Dr Robert McLachlan’s guide to becoming a sperm donor – Part 1

Dr Robert why are sperm donors currently needed in Australia?

For many decades, we needed sperm donors to assist couples where the male partner had no sperm. This is approximately one in every hundred couples. Without donor sperm, they won’t be able to fulfill their dream of having a family. In recent years, there has been an increasing use of donor sperm by single women and same sex couples. They also seek a safe way to start a family using screened donor sperm. But whilst the demand has increased, the number of new donors coming forward has not, so there has been a shortfall. That is why Monash IVF has developed a new website called Australia Needs Your Sperm, along with a streamlined donor evaluation process, in order to meet the needs of Australian couples and women for new donors. We hope this will help in providing all these folk with the sperm they need to help start their families.

What is your experience as a fertility specialist in the area of sperm donation?

I have been involved with sperm donation for 35 years and have seen its evolution from an anonymous donation to the current model where the interests of the donor conceived child are paramount, including the ability to make contact with their genetic father later in life.

My particular role is in male infertility so I see many men with Klinefelter’s syndrome, which is a common genetic condition where sperm are often absent and donor sperm is then used. I often continue to see these men over the years as they usually go onto testosterone replacement therapy. I get to see and hear from them about their new family that the donor program has helped create. They proudly show pictures of their donor-conceived offspring and their intention to have a second or third child. All this really underscores to me that donor sperm will always be a critical part of our fertility treatment program and is a source of great joy to our patients.

In your opinion why has there been a decrease in the number of men donating their sperm?

Over 30 years ago, there was a fundamental ethical change in Australia’s donor sperm practice. Previously donor anonymity was the approach. Then the right of the child to be able to know its genetic origin, including the ability to contact the genetic father when they achieved adulthood, became the paramount consideration. For a period after this change, there was a decrease in the number of men coming forward to donate sperm. This has changed over the decades as society has opened up about assisted reproduction, methods of conception and alternate family structure.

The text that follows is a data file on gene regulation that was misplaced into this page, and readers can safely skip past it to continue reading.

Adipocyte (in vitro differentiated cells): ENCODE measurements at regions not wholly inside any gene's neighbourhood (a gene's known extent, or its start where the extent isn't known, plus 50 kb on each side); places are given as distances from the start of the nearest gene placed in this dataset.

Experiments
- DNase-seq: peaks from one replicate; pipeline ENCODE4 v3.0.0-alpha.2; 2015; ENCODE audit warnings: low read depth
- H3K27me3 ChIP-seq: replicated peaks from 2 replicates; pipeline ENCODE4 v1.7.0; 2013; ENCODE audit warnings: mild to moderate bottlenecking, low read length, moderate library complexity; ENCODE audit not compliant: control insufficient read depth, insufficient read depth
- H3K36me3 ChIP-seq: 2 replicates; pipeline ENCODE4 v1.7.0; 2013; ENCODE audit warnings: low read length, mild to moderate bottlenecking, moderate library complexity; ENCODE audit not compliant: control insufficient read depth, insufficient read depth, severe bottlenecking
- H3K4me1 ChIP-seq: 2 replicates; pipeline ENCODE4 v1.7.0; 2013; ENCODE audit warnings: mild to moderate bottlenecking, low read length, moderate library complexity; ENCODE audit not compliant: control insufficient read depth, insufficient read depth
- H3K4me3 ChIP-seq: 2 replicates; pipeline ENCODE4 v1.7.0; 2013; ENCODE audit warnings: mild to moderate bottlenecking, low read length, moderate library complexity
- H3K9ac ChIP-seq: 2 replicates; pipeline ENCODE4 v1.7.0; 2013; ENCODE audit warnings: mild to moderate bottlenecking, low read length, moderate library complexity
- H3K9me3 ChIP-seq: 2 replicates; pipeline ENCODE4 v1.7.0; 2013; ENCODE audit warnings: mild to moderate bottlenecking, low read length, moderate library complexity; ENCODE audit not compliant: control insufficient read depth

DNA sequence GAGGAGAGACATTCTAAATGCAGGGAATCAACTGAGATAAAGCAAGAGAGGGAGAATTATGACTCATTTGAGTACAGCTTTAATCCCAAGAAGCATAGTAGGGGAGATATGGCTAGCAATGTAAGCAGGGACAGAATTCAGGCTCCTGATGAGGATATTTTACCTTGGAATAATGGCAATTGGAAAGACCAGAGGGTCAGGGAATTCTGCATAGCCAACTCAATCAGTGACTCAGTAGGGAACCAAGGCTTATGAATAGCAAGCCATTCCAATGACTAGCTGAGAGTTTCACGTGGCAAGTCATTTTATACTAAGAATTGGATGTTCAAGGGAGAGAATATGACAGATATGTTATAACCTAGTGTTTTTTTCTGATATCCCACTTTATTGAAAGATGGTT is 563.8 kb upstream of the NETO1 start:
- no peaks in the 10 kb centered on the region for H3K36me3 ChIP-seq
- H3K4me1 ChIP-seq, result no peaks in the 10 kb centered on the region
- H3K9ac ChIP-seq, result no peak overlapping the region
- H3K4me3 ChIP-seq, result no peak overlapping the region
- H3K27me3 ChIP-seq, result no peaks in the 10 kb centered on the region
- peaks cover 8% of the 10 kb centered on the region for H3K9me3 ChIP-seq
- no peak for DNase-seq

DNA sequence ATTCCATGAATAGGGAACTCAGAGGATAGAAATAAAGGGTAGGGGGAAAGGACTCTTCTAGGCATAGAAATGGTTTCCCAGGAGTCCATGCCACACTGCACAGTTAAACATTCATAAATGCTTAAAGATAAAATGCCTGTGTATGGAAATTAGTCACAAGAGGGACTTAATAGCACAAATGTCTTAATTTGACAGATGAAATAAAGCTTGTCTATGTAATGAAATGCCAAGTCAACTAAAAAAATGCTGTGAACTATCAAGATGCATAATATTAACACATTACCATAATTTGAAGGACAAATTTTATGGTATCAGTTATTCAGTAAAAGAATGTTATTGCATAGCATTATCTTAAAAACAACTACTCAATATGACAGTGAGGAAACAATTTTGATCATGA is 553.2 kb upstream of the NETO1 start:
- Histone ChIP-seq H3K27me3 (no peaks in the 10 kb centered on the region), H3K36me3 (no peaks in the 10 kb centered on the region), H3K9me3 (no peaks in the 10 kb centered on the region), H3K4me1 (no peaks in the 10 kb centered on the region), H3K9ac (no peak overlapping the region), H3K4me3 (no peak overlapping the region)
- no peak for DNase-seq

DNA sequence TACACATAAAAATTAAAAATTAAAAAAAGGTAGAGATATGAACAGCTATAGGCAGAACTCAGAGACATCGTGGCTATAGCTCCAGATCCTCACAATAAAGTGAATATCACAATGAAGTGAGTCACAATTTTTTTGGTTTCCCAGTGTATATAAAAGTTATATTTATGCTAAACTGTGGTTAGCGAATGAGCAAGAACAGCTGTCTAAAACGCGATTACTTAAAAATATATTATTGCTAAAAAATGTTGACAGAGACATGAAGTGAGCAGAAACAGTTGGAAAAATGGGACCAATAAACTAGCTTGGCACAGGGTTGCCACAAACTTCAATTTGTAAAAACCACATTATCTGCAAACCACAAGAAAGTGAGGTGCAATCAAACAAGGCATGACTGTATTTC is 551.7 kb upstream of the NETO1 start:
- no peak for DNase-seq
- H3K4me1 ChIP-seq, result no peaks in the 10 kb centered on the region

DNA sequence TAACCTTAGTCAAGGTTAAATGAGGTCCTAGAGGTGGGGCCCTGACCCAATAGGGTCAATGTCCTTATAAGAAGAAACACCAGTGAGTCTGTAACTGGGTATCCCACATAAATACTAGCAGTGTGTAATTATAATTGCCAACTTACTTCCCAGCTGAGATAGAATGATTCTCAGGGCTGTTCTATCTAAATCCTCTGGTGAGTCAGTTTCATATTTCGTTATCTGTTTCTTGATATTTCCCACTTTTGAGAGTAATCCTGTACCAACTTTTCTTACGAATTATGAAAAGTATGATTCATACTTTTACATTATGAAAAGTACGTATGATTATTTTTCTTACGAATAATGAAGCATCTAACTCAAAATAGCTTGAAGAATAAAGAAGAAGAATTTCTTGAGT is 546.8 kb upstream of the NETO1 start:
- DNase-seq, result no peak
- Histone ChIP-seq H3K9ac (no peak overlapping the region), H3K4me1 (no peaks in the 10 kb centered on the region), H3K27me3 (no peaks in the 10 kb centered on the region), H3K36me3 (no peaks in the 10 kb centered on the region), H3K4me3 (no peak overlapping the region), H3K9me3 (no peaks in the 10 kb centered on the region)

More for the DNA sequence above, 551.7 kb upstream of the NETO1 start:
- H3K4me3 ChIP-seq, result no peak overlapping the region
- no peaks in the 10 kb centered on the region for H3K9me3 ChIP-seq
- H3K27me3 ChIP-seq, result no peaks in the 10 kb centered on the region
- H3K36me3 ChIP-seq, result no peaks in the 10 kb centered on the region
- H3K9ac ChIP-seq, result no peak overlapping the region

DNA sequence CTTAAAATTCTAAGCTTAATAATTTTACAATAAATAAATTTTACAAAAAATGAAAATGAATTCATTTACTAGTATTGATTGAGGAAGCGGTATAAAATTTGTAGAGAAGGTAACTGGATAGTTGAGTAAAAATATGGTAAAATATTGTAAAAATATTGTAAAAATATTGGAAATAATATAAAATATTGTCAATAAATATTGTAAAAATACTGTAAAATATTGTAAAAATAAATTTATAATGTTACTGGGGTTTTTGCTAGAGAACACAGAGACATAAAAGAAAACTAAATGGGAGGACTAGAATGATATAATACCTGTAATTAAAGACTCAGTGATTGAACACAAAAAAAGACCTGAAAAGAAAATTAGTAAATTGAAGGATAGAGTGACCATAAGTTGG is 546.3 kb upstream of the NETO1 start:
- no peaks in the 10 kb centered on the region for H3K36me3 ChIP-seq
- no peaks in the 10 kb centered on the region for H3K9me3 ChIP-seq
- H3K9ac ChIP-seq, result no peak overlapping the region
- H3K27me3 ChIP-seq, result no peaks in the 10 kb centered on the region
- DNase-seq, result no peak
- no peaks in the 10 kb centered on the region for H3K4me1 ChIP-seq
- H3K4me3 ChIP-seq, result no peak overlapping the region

Nowadays I do not believe the fact that donor offspring may contact their donors in their adult life accounts for the current shortfall. I believe it a lack of awareness and knowledge. Men who learn about the donation program, and the happiness they can bring though the gift of life, they are happy to participate under the ethical principles that now apply.

I think there are many altruistic men who lack of awareness that donor programs exist in the city or region. Nor do they know that streamlined process for potential donors through well-structured counseling and evaluation processes. Certainly, financial gain is not a motivation as Australian laws prevent donors receiving more than reasonable out of pocket cost. So it is really altruism that underscores Australian men coming forward to help in this special way.

Have you personally seen how the shortage has impacted your patients?

Recently we have all at Monash IVF been concerned about the reduced choice of sperm donors. New donors quickly reach their maximum number of families and need to be withdrawn from the list. A lack of available choice leads to delay in my patients accessing treatment or even having to go on a waiting list. Having come to the point in their lives when they want to use donor sperm, it is frustrating to then have to delay is a matter of great frustration.

Who can become a sperm donor?

Any healthy man aged between 21 and 44 years of age is eligible for sperm donation. From a medical point of view, the key issues are whether the individual has any personal or family history of genetic problems, such as familial cancers, diabetes or heart problems. Obviously we want to ensure that the donor-conceived offspring is not at particular risk of such problems coming through from the donor’s side.